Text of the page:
White House still working out drug card funding, timing
A day after President Donald Trump promised that Medicare beneficiaries would get a $200 prescription discount card within weeks, administration officials said all the cards wouldn’t be going out before the Nov. 3 election.
The White House is still working out how to pay for the plan and how to distribute the cards, a senior official with the U.S. Department of Health and Human Services said in a Friday briefing. The White House will say more about its plans in the near future, the official said, adding the cards will go out as soon as mechanically possible. Overall, the plan could cost $6.6 billion.
On Thursday, just 40 days before the presidential election, Trump said that Americans covered by the federal health-care program for seniors and the disabled would receive the cards within weeks to help pay for their costly pharmaceuticals.
The announcement, though, blindsided health-care companies and their lobbyists, according to people familiar with the matter.
At one major drug firm, the company’s government relations staff watched the speech on television and attempted to figure out what the president was talking about. At another major health-care company the scene was similar – they had no idea what the program was, how it would work, if it was legal, or where the money would come from.
Spokespeople for the industry’s two largest trade organizations, Pharmaceutical Research and Manufacturers of America and the Biotechnology Innovation Organization, said the groups haven’t been given any additional information on the plan.
Bloomberg News on Thursday reported that the discount cards would be paid for by funds drawn from a demonstration program Medicare uses to test new payment systems. The cost is expected to be offset by future savings generated from new price cuts Trump has ordered for drugs bought by Medicare, according to a White House official.
It isn’t a coincidence that the president announced the drug discount cards with just a short time before the November election. Trump himself framed the cards as a political move, remarking in his speech Thursday that “Joe Biden won’t be doing this.”
Seniors are a problem for the president; after winning voters 65 and older by nine points in 2016, recent polls show him tied or trailing the former vice president in the demographic. The Trump administration, meanwhile, has gone as far to suggest it would force pharmaceutical industry to stomach the multibillion dollar cost of the discount cards.
“It’s the first time that money has gone from Big Pharma’s pockets to American seniors’ pockets, and this president made sure that it happened,” said White House Chief of Staff Mark Meadows said on Friday in a television interview.
Democrats called the cards a blatant attempt to buy votes from elderly people. Senator Ron Wyden of Oregon, the senior Democrat on the Senate Finance Committee, called the plan a “Taxpayer Funded Bribe” in a statement.
“Trump is resorting to gimmicky coupons that hide the fact that he has totally failed to lower drug prices and that Big Pharma is thriving under his watch,” Wyden said. “Drug companies will be paying as much for this gimmick as Mexico is paying for the Wall.”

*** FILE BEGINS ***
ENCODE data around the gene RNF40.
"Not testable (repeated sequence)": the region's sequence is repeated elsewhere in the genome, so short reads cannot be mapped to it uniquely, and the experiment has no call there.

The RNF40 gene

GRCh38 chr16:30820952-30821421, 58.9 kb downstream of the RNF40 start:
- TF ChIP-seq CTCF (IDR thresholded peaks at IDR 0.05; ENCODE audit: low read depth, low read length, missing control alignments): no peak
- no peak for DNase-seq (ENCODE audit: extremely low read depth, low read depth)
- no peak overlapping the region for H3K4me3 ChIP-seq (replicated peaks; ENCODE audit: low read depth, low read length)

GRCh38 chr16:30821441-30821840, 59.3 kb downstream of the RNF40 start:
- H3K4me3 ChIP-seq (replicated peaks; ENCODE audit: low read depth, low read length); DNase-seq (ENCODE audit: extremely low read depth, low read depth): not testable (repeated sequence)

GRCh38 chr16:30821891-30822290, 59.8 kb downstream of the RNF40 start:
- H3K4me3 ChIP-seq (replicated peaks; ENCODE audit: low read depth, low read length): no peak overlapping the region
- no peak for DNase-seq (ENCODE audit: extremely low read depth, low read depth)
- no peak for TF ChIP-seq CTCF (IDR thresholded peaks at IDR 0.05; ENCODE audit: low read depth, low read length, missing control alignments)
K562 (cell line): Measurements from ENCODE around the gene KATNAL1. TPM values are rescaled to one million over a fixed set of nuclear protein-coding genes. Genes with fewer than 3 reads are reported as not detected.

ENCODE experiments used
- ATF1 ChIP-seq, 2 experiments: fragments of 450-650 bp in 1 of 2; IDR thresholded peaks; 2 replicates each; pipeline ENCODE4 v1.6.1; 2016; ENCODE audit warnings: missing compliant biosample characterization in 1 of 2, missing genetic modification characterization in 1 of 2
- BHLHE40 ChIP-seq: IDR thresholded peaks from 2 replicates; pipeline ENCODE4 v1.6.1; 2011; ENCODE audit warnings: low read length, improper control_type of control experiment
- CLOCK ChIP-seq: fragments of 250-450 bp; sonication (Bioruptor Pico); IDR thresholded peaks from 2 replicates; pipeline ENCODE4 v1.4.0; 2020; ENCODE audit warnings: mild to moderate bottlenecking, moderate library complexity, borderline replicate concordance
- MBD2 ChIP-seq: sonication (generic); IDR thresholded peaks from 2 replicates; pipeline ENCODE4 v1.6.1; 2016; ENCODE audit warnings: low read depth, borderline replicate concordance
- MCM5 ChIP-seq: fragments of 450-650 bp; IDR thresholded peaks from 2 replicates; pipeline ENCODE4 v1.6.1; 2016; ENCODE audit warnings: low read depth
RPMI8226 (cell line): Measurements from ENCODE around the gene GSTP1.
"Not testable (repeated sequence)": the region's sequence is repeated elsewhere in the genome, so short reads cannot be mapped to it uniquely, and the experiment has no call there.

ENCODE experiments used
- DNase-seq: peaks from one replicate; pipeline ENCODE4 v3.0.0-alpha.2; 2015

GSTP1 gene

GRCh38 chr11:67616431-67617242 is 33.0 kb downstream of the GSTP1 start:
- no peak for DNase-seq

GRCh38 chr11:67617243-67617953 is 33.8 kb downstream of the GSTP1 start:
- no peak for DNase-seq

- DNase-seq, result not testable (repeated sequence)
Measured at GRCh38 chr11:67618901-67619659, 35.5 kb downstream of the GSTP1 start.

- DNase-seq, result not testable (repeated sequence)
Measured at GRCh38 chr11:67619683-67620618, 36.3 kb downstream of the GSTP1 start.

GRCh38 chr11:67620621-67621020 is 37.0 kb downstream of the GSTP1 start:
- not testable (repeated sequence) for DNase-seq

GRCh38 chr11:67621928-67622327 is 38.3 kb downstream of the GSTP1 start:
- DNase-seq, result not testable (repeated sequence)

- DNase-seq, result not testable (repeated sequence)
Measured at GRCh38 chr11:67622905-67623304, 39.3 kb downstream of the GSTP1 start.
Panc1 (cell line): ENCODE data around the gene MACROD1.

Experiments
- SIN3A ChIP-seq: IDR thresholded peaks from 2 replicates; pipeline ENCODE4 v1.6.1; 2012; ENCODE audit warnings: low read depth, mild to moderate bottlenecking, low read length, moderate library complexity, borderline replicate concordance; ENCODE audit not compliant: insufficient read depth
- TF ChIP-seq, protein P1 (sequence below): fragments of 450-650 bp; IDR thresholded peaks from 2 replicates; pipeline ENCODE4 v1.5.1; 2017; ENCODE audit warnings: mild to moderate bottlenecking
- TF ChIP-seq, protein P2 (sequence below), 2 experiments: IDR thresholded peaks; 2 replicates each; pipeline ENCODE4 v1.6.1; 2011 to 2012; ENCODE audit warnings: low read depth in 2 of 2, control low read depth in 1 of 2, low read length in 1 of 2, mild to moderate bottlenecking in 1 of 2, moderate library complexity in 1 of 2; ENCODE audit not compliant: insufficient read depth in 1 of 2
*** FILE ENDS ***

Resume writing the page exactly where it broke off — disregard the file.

Most Favored Nations
Earlier this month, Trump launched a process that could cut some U.S. drug costs by tying prices to those paid by countries with national health systems.
The so-called Most Favored Nation’ order, announced in July, has long been opposed by the pharmaceutical industry, which saysthe move will slash their revenues and stifle innovation. At that same meeting, Trump invited the industry to the negotiating table to find an alternative solution to save patients money on their out-of-pocket drug costs.
But the Trump administration and pharmaceutical industry didn’t reach a consensus.
“These drug companies were offered the chance by the president to come in and negotiate and they didn’t negotiate to get to a result,” said HHS Secretary Alex Azar during a Friday morning television interview with Fox News. As a result, Azar said, Trump moved forward with the executive order.
Though savings derived from Most Favored Nations’ order will be used to offset the cost of the $200 discount card, according to the White House official, that effort still is in its earliest stages of planning. It still may not produce savings for the government or reduce patient out-of-pocket costs for months, if ever.
The Sept. 13 executive order offered few details, and is merely a first step that instructs HHS to begin the rule-making process to test “a payment model” for some medicines. The Most Favored Nations order hasn’t been materially implemented, and is certain to result in a legal battle with the pharmaceutical industry.
“We will use every tool available – including legal action if necessary – to fight this risky foreign price control scheme,” BIO CEO Michelle McMurry-Heath said at the time.
Even as HHS officials said on Friday that funding details were still being worked out, Trump’s Former Acting Chief of Staff, Mick Mulvaney, questioned the impact of the move.
“I’m not sure where they got the authority to do it,” said Mulvaney in a television interview with Fox Business on Friday morning.
“If we could have fixed health-care with executive orders alone, we would have done that back in 2017,” Mulvaney said. “But I think what you’re seeing here is an important message from the administration that’s says, look, this is what we stand for.”